"Immigrant settlers from the United States crossing the prairies, heading for available wheat fields in Alberta, 1906" (11553 National Archives of Canada)
These years witnessed the greatest percentage increase in Canada's total population. Between the census years there was a 34.2 per cent increase in Canada's total population from nearly 5.4 million in 1901 to 7.2 million in 1911. In 1913 alone an all time peak of 400,870 people entered Canada. 28 per cent of immigrants from overseas between 1904 and 1914 stated that they were coming to Canada with the intention of farming.
Settlers came to the prairies in large numbers. Some historians suggest the closing of the American frontier was responsible, as thousands of settlers headed for the United States were now diverted towards Canada, "the last best west." This development coincided with an increase in the price of grain and fodder and a decrease in the cost of consumer goods, agricultural machinery and building supplies. Ocean freight rates for bulky products, wheat for example, declined. Also, quick-maturing wheat strains and dry-land farming techniques made farmland west of Manitoba more viable. New branch railways increased settlement area and provided a means for farmers to export their products.
Not all of the immigrants who arrived between these years stayed. Many must have returned home disappointed or went south to the United States as of the nearly 1.8 million who came between 1901 and 1911, just over 1 million left.
During these years eastern Canada industrialized and urbanized. In terms of Western Canada's urbanization by 1901 British Columbia was already 50.48 per cent urban, Manitoba was 26.89 per cent urban, and Alberta was 37.88 per cent urban. By 1911 these numbers had slightly increased to 51.9 per cent in British Columbia, 38.07 per cent in Alberta, and most dramatically to 43.43 per cent in Manitoba.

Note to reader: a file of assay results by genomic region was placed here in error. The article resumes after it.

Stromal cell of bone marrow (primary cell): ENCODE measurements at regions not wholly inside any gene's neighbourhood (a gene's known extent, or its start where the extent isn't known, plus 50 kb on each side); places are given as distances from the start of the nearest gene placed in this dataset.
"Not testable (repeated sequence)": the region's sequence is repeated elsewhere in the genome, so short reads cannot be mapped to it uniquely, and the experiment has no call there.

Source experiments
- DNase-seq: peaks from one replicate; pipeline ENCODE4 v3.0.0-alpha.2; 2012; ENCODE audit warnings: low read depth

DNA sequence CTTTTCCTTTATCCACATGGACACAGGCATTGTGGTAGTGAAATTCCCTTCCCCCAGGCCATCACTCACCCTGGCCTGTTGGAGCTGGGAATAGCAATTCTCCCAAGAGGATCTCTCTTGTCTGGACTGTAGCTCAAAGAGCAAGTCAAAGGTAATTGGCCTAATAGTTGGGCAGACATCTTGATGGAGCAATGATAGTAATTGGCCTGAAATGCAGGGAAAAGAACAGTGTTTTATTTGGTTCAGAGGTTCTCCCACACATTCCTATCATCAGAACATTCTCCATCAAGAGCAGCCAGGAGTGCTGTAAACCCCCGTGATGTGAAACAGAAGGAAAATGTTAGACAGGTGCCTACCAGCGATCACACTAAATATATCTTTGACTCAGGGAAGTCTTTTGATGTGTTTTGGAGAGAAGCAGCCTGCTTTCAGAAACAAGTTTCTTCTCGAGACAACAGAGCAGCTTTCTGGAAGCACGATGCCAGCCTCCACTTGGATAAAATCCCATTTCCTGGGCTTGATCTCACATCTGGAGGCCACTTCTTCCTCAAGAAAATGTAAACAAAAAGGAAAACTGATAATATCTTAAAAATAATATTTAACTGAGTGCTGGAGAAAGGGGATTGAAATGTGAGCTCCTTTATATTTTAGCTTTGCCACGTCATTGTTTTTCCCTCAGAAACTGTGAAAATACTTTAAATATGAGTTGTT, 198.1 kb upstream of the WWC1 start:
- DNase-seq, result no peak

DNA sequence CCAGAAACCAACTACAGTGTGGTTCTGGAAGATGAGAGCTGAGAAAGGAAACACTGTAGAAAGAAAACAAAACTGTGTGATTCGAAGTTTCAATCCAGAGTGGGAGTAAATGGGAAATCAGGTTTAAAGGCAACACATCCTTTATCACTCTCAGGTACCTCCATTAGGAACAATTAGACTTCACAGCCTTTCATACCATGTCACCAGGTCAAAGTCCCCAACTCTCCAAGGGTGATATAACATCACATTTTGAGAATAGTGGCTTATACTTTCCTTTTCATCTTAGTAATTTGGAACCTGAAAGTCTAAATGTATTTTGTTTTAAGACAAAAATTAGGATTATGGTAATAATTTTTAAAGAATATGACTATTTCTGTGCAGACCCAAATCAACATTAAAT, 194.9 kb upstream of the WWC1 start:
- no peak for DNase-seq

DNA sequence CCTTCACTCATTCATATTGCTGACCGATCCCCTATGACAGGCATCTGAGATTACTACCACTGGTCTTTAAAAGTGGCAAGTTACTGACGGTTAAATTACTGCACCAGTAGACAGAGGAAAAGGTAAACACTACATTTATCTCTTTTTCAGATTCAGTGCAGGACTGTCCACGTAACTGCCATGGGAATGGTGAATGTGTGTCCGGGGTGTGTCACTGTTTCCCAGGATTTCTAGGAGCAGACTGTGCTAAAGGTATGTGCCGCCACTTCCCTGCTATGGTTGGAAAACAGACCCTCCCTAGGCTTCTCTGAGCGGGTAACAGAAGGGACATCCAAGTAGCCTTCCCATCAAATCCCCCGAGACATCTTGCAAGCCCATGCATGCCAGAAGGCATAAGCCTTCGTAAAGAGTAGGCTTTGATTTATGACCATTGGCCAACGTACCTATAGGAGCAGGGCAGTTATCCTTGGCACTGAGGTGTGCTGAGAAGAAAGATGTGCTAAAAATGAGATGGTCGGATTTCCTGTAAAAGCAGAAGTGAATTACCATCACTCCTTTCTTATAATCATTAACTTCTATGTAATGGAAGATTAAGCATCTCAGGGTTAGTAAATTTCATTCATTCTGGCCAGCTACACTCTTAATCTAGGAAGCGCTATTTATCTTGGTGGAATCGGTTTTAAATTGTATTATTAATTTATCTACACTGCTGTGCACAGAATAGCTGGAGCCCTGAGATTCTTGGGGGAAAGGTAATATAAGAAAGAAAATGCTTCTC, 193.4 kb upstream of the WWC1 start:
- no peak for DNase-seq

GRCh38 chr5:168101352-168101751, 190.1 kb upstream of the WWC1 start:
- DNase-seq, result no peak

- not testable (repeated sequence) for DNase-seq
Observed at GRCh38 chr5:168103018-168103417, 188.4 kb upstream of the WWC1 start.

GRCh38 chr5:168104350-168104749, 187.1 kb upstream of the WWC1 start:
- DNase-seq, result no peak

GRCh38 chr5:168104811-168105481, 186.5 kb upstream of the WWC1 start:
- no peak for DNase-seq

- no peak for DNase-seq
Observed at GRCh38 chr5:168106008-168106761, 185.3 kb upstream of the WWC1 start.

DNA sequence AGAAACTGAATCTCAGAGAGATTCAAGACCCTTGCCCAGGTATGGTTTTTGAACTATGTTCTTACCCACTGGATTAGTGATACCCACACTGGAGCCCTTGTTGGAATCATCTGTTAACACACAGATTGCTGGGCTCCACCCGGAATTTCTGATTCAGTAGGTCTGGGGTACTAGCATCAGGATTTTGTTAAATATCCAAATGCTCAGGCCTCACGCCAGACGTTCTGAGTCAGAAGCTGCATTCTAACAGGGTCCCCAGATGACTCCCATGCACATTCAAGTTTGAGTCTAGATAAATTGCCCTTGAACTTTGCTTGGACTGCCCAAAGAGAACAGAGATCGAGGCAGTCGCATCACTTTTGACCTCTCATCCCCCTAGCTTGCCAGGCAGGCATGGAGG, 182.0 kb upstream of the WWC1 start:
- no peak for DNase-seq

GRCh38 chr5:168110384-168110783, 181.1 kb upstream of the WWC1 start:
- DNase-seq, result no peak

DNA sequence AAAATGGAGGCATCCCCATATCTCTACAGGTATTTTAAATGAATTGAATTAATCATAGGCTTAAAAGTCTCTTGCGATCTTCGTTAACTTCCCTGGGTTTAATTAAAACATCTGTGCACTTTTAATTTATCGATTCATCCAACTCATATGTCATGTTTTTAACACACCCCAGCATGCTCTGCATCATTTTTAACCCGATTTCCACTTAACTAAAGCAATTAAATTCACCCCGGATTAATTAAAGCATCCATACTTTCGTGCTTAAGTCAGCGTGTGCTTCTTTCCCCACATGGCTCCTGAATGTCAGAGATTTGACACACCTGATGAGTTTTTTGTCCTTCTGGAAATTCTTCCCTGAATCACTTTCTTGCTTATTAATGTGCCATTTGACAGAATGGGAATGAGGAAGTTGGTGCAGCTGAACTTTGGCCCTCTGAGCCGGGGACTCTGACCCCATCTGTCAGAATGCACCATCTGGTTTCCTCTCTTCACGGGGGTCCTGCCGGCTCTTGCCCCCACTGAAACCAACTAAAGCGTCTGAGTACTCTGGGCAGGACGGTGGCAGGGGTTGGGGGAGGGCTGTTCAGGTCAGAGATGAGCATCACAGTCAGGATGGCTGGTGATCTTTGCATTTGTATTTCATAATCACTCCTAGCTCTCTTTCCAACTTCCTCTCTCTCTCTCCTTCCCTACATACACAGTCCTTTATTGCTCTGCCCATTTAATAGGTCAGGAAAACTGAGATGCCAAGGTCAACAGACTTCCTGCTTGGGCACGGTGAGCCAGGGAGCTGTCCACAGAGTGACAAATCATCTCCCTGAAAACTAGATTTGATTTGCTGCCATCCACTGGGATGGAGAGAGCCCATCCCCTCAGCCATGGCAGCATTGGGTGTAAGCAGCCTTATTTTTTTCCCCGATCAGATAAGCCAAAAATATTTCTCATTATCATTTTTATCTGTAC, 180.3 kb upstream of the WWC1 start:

What these figures do not reveal is the preponderance of small incorporated towns and villages on the prairie landscape, as opposed to the large manufacturing centres of the east. After 1900 at least 600 towns, with many villages in between, came into existence in the West. All of these centres existed primarily to serve the agricultural needs of prairie inhabitants. With the exception of Winnipeg, which was by 1911 the largest manufacturing city in Western Canada, the manufacturing centres envisioned by eastern politicians and business interests before the turn of the century had not come about.
The War Years
The beginning of World War I in 1914 effectively halted immigration to Canada. Racism towards certain 'enemy' immigrant groups increased at this time. Germans and Austro-Hungarians were required to register with the Canadian government, and some groups from the enemy German, Austro-Hungarian, and Turkish Empires were interned during the war.
The Peopling of Canada: 1891-1921 / The Applied History Research Group / The University of Calgary
Questions for consideration:
In the second line what is meant by the word ‘census ’?